The case of Omar Farouq particularly shows that even when what is needed is available to deal with the myriads of dangers confronting citizens of Nigeria, nothing would be done because in reality, the political class is not interested and so does not care about the safety and wellbeing of the rest of their compatriots once their personal interests are protected. In other words, what accounts for the misery of children in Nigeria, accounts for corruption, insecurity, underdevelopment, violence, growing division and loss of faith in the country. It is not inadequate resources but lack of the will in the ruling elites to act for the common good.

@60, what Nigeria needs to overcome the multi-front battles tearing the nation apart is not additional loan from China, or cancellation of debt profile. The way for Nigeria to find itself back on its lost path to glory is to invest whatever resources it would take to instill good will towards the common good first in the political elites then is every person who must live in this nation.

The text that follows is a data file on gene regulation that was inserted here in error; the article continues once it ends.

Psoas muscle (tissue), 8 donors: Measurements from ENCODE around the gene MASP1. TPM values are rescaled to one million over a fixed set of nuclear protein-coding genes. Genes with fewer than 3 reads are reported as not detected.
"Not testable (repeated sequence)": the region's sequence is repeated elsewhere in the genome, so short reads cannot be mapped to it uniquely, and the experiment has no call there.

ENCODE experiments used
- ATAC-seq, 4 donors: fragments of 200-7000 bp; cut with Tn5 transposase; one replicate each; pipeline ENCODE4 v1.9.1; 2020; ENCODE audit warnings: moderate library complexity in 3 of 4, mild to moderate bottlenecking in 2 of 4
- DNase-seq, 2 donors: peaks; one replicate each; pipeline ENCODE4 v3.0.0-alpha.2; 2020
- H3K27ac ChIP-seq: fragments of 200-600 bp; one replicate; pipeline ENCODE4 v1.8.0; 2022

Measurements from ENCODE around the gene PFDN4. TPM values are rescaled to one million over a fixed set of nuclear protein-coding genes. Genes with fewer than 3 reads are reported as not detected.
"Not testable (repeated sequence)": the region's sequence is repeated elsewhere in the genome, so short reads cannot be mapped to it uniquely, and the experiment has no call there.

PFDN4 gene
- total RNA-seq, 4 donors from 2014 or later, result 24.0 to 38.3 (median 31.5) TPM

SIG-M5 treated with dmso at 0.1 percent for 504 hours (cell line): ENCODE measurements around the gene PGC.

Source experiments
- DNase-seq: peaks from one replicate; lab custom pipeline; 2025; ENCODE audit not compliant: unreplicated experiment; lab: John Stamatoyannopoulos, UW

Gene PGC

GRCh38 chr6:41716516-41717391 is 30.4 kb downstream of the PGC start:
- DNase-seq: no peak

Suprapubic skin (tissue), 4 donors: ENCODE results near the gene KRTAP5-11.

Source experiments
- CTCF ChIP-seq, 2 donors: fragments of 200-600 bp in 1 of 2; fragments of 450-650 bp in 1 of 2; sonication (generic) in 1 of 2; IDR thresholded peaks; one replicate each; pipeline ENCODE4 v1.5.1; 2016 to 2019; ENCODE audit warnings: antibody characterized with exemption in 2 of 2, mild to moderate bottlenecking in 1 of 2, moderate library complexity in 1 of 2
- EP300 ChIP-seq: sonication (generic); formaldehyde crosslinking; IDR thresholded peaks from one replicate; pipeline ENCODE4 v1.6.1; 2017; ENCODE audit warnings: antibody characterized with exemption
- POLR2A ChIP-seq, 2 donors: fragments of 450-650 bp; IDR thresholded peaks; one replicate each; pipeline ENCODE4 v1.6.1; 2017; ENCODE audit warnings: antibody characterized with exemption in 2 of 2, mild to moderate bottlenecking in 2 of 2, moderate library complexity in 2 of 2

This revolution of the mind is the only addition to our current pool of resources required to usher in the glorious face of Nigeria which the entire global community has sought, gazing in endless futility at the horizon. Whatever nation or individual offers Nigeria any form of support which does not tend towards instilling goodwill and patriotism in the ruling elites and the Nigerian people as a whole cannot be accounted either as friend or benefactor sincerely committed to rescuing the crumbling giant of Africa.
Rev Fr Peter Akinkunmi
General Coordinator
JDPMC, Osogbo